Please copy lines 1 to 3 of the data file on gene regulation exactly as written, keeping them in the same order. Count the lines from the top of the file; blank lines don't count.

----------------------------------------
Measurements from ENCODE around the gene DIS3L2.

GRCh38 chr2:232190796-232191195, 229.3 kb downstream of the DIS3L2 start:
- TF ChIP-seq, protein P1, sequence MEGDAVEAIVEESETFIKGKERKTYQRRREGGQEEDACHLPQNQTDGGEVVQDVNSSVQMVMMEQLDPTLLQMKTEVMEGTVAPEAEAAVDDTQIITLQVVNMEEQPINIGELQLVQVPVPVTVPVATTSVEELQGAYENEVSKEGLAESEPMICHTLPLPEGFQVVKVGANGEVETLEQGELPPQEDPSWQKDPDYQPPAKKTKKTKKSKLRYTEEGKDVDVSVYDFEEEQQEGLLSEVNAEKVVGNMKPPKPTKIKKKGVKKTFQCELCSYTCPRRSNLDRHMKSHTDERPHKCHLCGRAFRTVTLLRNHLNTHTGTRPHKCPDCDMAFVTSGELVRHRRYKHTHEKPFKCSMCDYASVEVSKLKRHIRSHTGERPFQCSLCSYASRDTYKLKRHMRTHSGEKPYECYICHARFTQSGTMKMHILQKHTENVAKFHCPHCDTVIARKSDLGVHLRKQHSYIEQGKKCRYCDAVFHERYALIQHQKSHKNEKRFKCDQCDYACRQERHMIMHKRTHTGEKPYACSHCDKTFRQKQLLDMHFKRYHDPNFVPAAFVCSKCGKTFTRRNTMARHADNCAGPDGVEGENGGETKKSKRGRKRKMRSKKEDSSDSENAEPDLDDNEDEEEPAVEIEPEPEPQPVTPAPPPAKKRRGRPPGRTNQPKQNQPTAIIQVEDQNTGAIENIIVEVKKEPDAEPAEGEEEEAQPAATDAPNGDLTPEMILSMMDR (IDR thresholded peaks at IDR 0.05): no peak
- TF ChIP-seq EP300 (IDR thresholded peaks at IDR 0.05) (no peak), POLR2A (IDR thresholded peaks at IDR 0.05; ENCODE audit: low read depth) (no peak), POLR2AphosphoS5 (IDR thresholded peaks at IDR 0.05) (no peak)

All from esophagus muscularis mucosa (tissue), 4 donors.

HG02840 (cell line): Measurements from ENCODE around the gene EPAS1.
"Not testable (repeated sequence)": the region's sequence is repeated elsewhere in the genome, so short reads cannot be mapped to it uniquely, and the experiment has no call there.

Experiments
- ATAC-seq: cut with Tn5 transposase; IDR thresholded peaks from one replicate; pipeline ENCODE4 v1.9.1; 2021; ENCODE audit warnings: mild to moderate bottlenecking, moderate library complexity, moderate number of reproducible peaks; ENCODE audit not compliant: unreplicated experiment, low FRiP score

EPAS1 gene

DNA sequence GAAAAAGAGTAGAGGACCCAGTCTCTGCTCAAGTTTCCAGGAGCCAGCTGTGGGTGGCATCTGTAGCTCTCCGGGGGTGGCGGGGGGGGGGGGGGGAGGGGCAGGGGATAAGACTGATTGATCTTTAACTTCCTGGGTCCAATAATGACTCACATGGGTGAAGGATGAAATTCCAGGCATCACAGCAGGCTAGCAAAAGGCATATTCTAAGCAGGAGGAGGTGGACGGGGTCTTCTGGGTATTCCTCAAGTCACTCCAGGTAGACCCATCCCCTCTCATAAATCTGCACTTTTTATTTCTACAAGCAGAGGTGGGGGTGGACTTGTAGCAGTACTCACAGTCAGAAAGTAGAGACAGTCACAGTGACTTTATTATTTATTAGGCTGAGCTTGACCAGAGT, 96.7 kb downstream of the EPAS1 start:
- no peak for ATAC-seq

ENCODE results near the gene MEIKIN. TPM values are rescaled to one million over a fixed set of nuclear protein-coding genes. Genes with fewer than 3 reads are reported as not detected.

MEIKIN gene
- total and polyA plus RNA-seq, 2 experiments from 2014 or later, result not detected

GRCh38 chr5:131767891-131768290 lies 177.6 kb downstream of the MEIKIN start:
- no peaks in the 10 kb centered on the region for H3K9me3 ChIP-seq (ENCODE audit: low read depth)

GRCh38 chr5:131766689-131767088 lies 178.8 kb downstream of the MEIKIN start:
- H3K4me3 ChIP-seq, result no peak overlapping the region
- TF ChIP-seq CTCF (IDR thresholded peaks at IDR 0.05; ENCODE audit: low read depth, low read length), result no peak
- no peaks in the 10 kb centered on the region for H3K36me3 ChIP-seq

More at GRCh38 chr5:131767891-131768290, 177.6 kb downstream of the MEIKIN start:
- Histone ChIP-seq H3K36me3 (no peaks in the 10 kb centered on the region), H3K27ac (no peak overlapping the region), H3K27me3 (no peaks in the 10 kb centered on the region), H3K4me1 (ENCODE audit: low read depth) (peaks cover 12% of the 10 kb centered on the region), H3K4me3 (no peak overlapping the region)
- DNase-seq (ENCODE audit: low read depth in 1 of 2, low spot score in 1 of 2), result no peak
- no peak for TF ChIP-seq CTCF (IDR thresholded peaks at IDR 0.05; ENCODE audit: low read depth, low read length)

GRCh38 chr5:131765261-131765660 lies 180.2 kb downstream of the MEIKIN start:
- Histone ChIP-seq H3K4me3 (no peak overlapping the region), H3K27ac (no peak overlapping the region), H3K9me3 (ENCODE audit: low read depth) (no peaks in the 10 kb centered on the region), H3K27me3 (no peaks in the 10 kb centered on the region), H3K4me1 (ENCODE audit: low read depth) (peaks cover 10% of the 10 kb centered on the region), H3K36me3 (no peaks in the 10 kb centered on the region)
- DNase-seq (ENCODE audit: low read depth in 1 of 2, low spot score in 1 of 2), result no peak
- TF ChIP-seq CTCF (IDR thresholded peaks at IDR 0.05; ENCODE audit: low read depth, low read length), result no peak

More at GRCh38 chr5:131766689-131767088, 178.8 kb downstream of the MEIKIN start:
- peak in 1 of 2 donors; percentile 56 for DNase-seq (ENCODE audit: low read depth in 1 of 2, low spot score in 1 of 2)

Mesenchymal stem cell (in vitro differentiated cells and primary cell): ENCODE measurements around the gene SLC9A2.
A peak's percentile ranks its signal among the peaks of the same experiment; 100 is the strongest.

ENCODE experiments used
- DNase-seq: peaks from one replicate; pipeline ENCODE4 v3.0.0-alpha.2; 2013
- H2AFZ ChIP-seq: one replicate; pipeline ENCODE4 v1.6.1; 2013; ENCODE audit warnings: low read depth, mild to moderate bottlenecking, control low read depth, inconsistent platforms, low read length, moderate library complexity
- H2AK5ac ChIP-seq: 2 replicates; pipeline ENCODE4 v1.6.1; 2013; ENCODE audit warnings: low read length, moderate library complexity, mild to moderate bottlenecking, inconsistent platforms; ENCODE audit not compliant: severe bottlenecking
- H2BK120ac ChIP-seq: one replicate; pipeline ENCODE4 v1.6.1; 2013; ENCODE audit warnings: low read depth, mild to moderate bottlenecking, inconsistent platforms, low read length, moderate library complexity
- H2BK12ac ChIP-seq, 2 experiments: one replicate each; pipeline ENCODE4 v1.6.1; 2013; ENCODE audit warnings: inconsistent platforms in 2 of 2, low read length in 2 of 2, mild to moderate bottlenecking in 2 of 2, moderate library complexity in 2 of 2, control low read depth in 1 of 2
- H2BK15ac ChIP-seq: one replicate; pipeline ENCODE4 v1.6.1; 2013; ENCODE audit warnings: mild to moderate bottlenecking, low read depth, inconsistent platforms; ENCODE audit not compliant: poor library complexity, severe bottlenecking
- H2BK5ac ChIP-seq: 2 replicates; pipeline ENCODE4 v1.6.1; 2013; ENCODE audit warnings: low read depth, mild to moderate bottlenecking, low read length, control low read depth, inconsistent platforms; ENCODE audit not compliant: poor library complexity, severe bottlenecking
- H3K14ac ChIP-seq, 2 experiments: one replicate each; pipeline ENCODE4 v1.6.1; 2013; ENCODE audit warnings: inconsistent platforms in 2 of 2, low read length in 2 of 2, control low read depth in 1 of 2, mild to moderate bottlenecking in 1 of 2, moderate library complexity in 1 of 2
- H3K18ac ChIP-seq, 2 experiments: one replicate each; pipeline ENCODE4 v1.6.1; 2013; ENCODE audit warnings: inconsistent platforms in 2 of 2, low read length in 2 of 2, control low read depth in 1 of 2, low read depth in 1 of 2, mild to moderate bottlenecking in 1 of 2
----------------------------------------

Measurements from ENCODE around the gene DIS3L2.

GRCh38 chr2:232190796-232191195, 229.3 kb downstream of the DIS3L2 start:
- TF ChIP-seq, protein P1, sequence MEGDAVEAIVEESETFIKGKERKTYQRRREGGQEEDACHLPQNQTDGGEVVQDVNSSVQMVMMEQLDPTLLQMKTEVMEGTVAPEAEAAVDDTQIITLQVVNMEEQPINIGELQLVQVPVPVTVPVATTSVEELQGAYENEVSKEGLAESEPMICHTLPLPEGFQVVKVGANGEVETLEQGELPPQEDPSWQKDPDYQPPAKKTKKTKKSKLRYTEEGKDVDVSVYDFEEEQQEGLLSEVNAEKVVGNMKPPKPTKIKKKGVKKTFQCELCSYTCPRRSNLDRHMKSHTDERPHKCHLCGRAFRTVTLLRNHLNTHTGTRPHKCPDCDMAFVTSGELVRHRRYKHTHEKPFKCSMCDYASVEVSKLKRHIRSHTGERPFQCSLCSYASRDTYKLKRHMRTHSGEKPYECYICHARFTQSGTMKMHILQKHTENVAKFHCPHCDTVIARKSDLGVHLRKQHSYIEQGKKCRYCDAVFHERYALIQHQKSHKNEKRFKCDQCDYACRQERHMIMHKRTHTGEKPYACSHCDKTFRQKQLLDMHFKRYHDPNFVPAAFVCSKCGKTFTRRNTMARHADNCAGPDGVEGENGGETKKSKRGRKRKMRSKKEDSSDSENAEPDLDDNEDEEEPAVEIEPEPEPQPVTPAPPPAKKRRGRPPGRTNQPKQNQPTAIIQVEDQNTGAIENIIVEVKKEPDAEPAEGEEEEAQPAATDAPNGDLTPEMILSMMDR (IDR thresholded peaks at IDR 0.05): no peak